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Too few RA patients get timely adjustment of DMARDs


Key clinical point: Prompt adjustment of DMARD therapy in response to persistent disease activity more rapidly gets RA under control.

Major finding: In 40% of patients who had persistent disease activity of this severity, clinicians waited more than the 90 days recommended by treat-to-target guidelines to adjust DMARDs.

Data source: A retrospective cohort study of 538 patients with RA having moderate to high disease activity.

Disclosures: One of the study authors received research funding from Genentech and is currently employed by AbbVie. The study registry used was funded by the National Institutes of Health and Genentech.

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Need stronger push to implement treat-to-target


Randomized controlled trials demonstrate that statin lipid–lowering drugs reduce repeat cardiovascular events. Based on this evidence, clinicians agree that the vast majority of patients should receive statin lipid-lowering drugs after a CV event, and that providers not prescribing statins to these patients are providing suboptimal care.

By analogy, the data provided in this new analysis by Shaw and her colleagues suggests that many rheumatologists are providing suboptimal care. Many randomized, controlled trials testing a treat-to-target (T2T) paradigm demonstrate the clinical benefits of changing treatments for patients with rheumatoid arthritis who are in moderate or high disease activity. Yet, this analysis found many patients do not change treatments despite poor disease control. While the current study does not examine the reasons for suboptimal care, some correlates include:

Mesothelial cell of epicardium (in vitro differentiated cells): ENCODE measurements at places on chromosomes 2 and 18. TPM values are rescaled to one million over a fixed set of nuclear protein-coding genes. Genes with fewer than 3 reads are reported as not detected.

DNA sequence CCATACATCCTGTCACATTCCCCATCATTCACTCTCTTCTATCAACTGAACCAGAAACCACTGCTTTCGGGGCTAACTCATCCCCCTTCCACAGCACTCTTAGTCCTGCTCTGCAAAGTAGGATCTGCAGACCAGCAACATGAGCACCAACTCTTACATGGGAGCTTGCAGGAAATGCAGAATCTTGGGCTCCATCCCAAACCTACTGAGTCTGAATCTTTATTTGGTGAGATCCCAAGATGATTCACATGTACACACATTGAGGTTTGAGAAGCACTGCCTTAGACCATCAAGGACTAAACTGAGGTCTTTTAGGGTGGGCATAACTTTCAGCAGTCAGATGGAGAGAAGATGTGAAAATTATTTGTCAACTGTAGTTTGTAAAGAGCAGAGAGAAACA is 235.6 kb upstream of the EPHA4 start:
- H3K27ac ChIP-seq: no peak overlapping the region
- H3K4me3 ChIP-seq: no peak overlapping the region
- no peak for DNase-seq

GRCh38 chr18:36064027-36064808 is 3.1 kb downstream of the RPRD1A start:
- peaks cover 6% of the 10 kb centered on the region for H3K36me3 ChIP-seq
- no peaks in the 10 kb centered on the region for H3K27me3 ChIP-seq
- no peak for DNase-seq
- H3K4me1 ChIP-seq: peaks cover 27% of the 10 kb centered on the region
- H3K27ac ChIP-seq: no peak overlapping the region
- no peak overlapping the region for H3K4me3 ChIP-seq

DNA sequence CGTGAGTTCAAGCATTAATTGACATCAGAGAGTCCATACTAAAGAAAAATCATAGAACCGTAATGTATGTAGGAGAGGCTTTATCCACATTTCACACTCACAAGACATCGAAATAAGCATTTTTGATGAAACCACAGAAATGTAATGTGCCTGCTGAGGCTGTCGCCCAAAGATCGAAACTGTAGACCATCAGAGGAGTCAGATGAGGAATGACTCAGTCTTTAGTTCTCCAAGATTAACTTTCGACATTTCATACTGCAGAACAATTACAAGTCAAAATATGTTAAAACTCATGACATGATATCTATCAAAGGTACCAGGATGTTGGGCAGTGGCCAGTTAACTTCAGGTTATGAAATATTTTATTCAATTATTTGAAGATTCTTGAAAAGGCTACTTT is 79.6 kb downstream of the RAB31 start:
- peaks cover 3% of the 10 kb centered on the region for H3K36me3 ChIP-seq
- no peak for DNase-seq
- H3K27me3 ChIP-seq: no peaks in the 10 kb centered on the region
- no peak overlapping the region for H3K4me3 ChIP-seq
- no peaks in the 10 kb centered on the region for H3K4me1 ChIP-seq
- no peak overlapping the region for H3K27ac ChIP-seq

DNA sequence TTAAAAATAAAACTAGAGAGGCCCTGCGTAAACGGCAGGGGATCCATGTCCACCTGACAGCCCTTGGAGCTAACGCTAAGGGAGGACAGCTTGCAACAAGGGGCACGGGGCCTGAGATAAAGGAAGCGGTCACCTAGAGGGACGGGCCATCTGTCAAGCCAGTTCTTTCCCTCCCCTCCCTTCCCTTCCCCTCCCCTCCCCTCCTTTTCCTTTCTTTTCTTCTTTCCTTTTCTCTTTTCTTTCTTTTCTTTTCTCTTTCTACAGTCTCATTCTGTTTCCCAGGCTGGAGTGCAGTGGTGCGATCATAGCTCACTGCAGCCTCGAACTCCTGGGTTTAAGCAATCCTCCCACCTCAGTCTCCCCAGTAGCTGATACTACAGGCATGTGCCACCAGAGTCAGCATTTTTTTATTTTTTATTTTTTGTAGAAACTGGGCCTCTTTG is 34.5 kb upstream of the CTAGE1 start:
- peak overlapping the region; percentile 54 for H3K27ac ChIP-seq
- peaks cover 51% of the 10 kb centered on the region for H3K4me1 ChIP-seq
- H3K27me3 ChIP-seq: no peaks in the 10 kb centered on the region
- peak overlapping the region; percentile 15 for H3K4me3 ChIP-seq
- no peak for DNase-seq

• Patient preference to not change treatment;

• Provider desire to give treatments more time to work; and

• Health system issues such as drug payment complexities.

Dr. Daniel H. Solomon, Brigham and Women's Hospital, Boston
Dr. Daniel H. Solomon
How can we overcome the clinical inertia that fights against following a T2T paradigm? T2T involves a complex interplay between patient and provider. It can be distilled to several features: 1) selecting a disease activity target in consultation with patients (typically remission or low); 2) measuring disease activity regularly; 3) deciding whether to maintain treatment or change based on whether the selected disease activity has been reached or maintained; and 4) patients and providers sharing the decision-making process to determine a target or treatment.

Continuing medical education may be necessary, but it is not a sufficient lever to push providers to implement T2T. Audit and feedback – providing individual providers with their performance metrics – alerts rheumatic disease providers when improvement is necessary. Yet, most providers need specific strategies within their practice to implement T2T. Collaborative learning between providers with a common purpose and coaches that understand the complexities of implementing T2T have been shown in the recently published TRACTION trial to produce improvements (Arthritis Rheumatol. 2017;69[7]:1374-80). The article by Shaw and her colleagues should sound the alarm to rheumatic disease providers: Care for RA needs improving if we want to produce optimal outcomes.

Daniel H. Solomon, MD, is a professor of medicine at Harvard University, and chief of the section of clinical sciences in the division of rheumatology at Brigham and Women’s Hospital, both in Boston. He has no relevant disclosures.




Adjustment of disease-modifying antirheumatic drug (DMARD) therapy is not happening quickly enough for a substantial minority of rheumatoid arthritis patients with moderate to high disease activity, according to the findings of a registry study that is the first to evaluate this association.

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